On your PDA, tap on Start, Settings, Personal, Buttons. Tap on Button 4 and under Assign a program, tap on the down arrow at the right hand end of the box to open up the selection of programs. Navigate through this till you find AnaPocket, and tap on that. You will now see AnaPocket assigned to button 4. You can change the other button assignments to suit your taste. Tap on OK, Close.
Adjusting the backlight.
You should set the backlight to the lowest possible setting (but on!) for operating under battery power, as otherwise the screen will be too bright for night-time use.
Remove any external power source from your PDA (eg a USB connection to ActiveSync) so it is running on battery power. On your PDA, tap on Start, Settings, System, Backlight, Brightness and turn the On Battery slider down to the minimum setting at which the backlight is actually switched on.
Now tap on the Battery Power tab and uncheck the Turn off backlight box. This will prevent the device from turning off the backlight when it feels like it, which can be annoying. Tap on OK, Close.
Adjusting Power Settings
You will probably not want your PDA switching itself off whenever it feels like it while you are trying to record bat calls. So you want to disable that option.
On your PDA, tap on Start, Settings, System, Power, Advanced and under Battery Power, uncheck the box. You will probably want to make sure the box under On External Power is also unchecked.
Tap on the USB charging tab. You will probably want to check the box to Use USB Charging and select Fast Charge, though I'm not sure it makes any difference.
Tap on OK, Close.
Disabling Sounds and Notifications
These may be mostly a matter of personal taste, but some of the notifications apparently have the undesired impact of making the PDA turn itself on at unexpected times, rapidly flattening the battery when you are not even aware the device has been activated.
On your PDA, tap on Start, Settings, Personal, Sounds and Notifications, Notifications. My preference is to cycle through the entire list via the down arrow at the right hand end of the Event box, and turn off every checked option. Then tap on the Sounds tab and turn off all options there. Tap on OK, Close.
This procedure may well disable some features you would like, so make your own decisions, but just be aware of the risk of unwanted side-effects.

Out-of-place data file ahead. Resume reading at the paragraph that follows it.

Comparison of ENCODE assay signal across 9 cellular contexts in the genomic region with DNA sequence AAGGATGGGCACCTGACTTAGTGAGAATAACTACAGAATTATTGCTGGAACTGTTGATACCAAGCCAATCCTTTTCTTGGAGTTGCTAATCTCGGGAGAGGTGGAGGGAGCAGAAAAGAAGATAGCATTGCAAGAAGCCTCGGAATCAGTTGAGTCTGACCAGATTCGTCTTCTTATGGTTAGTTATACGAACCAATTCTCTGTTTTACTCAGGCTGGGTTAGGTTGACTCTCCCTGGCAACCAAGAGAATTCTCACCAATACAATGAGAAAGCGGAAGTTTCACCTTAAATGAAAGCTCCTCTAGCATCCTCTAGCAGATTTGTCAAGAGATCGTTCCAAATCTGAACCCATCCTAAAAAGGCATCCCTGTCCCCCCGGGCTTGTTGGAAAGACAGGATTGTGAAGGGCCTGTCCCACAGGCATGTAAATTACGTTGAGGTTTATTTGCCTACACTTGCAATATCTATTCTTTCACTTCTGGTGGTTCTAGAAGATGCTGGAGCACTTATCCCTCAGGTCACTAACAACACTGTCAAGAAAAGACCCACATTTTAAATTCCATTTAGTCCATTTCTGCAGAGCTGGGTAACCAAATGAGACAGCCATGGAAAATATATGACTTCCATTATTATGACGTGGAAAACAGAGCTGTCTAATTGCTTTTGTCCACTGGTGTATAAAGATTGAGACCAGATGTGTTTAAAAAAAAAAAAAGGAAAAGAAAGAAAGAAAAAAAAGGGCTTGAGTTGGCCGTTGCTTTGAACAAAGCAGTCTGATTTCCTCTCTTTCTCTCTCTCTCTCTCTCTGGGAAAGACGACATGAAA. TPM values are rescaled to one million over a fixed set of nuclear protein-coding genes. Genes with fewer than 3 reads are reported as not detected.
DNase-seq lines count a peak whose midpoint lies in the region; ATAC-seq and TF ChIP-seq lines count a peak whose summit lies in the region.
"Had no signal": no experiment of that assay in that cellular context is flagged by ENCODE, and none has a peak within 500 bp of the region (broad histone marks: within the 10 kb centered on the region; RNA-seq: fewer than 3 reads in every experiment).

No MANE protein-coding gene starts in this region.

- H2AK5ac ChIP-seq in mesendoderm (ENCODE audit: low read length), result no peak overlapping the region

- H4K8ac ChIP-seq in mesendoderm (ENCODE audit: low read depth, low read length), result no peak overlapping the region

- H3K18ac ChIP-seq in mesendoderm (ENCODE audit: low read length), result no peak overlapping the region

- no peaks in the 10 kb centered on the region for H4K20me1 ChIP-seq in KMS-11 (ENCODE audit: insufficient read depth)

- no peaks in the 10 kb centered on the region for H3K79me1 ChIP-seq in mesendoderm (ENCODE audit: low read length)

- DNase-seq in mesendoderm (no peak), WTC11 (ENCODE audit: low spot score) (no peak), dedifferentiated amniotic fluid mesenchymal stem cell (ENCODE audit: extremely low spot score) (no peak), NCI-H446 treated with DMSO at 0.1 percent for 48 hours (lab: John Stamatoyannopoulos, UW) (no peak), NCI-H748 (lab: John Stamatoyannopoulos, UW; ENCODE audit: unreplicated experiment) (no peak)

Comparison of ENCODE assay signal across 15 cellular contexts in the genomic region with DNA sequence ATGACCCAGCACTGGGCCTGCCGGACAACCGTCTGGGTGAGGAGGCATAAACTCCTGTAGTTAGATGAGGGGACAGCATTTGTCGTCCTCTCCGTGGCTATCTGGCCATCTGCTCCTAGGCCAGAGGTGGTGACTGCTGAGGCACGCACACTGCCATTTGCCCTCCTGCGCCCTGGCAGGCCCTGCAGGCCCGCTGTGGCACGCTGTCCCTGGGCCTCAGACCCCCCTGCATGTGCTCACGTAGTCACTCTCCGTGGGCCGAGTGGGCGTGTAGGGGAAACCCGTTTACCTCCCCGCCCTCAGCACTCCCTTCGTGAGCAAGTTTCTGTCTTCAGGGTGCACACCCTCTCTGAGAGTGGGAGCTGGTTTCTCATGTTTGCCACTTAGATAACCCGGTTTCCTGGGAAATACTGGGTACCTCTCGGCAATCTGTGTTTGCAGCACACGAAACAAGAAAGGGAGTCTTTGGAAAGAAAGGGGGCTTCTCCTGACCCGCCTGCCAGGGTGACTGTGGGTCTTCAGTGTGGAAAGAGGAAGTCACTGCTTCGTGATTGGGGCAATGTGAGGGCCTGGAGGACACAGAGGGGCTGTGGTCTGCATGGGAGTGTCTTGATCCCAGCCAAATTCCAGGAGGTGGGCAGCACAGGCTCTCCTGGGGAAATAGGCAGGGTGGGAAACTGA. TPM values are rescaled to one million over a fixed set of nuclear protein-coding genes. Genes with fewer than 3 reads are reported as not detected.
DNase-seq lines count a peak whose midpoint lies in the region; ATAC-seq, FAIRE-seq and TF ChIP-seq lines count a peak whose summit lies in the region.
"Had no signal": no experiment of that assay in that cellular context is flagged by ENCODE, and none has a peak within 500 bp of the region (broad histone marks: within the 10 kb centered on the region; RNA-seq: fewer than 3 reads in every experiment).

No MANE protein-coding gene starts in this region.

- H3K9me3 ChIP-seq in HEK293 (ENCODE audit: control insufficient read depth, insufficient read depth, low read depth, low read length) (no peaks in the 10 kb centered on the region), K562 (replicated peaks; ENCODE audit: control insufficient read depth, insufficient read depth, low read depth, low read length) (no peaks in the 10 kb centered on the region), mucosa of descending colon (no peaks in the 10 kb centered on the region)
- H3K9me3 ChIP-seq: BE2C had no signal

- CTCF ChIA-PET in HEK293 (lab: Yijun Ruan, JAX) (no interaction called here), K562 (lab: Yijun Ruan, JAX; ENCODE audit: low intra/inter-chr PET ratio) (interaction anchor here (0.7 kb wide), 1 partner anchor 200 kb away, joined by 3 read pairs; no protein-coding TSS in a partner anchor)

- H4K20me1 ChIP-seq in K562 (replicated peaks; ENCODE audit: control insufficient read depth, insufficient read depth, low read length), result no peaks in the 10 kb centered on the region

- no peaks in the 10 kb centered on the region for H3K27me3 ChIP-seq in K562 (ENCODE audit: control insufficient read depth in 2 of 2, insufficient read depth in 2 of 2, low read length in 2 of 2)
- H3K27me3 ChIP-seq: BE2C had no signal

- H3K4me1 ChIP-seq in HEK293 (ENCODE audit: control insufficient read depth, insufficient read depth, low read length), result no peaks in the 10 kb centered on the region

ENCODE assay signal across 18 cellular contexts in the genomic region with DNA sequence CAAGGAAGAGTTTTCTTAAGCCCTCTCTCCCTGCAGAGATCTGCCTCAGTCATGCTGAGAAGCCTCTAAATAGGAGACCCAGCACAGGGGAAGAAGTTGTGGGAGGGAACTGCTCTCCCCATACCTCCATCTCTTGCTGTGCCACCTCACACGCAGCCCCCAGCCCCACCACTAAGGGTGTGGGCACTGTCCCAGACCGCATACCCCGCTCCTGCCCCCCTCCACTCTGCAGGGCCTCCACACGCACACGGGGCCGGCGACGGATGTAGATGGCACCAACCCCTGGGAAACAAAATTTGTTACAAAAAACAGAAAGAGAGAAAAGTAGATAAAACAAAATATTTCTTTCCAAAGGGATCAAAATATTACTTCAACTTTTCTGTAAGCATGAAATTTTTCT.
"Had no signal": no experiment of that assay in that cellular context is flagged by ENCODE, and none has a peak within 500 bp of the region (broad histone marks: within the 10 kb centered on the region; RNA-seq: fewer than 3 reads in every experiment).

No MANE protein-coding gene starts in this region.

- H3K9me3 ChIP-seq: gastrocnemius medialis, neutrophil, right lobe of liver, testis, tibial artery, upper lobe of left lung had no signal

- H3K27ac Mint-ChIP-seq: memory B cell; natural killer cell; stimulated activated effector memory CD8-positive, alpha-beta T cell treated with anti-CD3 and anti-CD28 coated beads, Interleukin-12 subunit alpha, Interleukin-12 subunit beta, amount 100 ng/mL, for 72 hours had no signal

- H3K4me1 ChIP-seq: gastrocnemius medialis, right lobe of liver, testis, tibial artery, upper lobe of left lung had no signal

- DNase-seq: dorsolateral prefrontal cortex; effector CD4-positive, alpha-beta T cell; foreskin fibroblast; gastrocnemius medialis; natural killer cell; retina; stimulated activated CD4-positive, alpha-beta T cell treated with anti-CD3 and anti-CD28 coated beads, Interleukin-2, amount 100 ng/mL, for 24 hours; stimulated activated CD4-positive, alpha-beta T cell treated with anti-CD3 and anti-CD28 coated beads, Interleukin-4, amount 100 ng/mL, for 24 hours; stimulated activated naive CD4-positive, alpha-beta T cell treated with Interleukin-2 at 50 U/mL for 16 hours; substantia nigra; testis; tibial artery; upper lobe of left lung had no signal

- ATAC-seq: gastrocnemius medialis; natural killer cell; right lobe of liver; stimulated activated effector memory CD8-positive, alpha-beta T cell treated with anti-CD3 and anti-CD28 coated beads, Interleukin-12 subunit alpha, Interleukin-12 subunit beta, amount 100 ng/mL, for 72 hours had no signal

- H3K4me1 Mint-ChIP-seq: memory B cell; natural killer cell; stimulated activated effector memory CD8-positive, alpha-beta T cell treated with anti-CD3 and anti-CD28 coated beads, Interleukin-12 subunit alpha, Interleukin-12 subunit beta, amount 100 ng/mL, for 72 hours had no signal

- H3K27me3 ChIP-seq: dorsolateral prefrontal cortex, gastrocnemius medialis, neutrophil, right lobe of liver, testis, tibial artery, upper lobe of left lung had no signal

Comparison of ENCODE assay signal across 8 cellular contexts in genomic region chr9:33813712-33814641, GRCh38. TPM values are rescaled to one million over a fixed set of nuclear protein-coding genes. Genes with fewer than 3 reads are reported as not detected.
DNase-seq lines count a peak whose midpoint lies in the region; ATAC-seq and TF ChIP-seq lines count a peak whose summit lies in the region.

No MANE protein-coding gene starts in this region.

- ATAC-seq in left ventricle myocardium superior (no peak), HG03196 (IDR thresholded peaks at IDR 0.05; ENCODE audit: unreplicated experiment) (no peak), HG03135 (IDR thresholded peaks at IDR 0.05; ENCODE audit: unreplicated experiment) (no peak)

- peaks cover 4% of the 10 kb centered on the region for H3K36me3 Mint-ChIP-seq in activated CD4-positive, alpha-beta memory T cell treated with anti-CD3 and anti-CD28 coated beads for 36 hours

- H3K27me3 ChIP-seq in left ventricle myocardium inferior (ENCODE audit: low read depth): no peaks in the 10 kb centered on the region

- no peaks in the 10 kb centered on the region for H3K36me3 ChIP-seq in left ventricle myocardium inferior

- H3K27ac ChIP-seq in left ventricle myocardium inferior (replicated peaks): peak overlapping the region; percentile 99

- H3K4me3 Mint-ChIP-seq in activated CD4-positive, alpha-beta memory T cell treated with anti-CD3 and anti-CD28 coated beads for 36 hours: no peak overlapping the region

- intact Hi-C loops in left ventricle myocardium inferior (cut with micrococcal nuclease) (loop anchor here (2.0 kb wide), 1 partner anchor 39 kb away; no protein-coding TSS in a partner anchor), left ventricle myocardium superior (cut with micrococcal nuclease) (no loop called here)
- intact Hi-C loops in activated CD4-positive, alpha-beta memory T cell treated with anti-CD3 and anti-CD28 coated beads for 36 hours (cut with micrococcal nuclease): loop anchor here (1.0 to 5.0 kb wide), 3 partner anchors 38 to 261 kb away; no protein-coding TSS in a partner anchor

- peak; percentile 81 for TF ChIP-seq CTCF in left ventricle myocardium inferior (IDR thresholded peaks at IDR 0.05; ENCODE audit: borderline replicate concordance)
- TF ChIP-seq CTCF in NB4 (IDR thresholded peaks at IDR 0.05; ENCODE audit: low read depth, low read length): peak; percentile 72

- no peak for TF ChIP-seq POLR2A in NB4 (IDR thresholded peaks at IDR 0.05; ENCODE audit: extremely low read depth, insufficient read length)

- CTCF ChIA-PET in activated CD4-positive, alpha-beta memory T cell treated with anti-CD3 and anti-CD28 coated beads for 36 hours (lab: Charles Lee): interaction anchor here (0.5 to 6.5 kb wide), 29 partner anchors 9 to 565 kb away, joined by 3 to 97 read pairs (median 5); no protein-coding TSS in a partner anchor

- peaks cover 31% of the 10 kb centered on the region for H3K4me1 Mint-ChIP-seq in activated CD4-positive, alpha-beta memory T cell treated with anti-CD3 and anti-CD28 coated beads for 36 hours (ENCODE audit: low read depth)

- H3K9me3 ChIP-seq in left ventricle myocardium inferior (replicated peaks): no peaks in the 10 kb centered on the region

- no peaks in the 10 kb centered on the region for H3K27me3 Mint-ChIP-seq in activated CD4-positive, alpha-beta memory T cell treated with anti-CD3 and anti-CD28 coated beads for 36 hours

Disabling ActiveSync scheduling
On your PDA, tap on Start, ActiveSync (or maybe Start, Programs ActiveSync) to open ActiveSync. Tap on Menu and you will find the Schedule menu item greyed out. However, underlying scheduling might still be activated which will cause your PDA to activate itself when you don't want it to, resulting in a flat battery when you don't expect it.
First disconnect the PDA from your PC. To activate the Schedule menu item, you need to tap on Add Server Source and make up a completely fictional server so ActiveSync thinks a server will be connected. In Server Address, just put in any name (even a single letter), then tap on Next. In the same way, fake a User Name, Password and Domain. All you have to do is enter something in each field. Tap on Next, then Finish. Now tapping on Menu will show you the activated Schedule menu item. Tap on Schedule and set the options for Peak Times and Off-Peak Times both to Manually (at the top of the drop-down list). Uncheck Send Outgoing Items Immediately. Tap OK. Now you have disabled automatic scheduling.
Now delete the fake Server you entered. Tap on Menu, Options and select Exchange Server. Tap on Delete and Yes, then OK. Now if you tap on Menu, you will again find the Schedule menu item greyed out. Tap on Close to exit ActiveSync.
Customizing the Today Screen
This is entirely a matter of personal taste. I just prefer to have a much less cluttered screen to look at when I firsts turn my PDA on.
On your PDA, tap on Start, Settings, Personal, Today. Under the Appearance tab, you can choose a picture as background if you so desire. You would need to first upload the picture you want, much as you uploaded AnaPocket (above), but put it somewhere in you My Documents folder.
Tap on the Items tab and you can select which items appear on your Today screen. I'd suggest turning off everything except the date and the Today Panel (which offers you quick access to a few useful things). Tap on OK, Close and you will see a much simpler opening screen.
Turning off HP Protect Tools Reminders
Not sure this makes any difference, but I try to turn off everything which might make the PDA switch on by itself and waste battery power.
On your PDA, tap on Start, Settings, Personal, HP Protect Tools, then choose No and you will get to the Security Configuration screen. Uncheck the "Remind me about" box and set the period to its maximum time (2 months). Tap Finish, OK.
Setting up AnaPocket
The following section deals with how to setup AnaPocket once it has been installed on your PDA. To start AnaPocket, you can simply press Button 4 if you have allocated it to AnaPocket as described above. Otherwise, you can tap on Start, AnaPocket if AnaPocket is included on your Start Menu, or you can tap on Start Programs if it is stored there. If you can't find it, navigate to the file AnaPocket using File Explorer and tap on it there.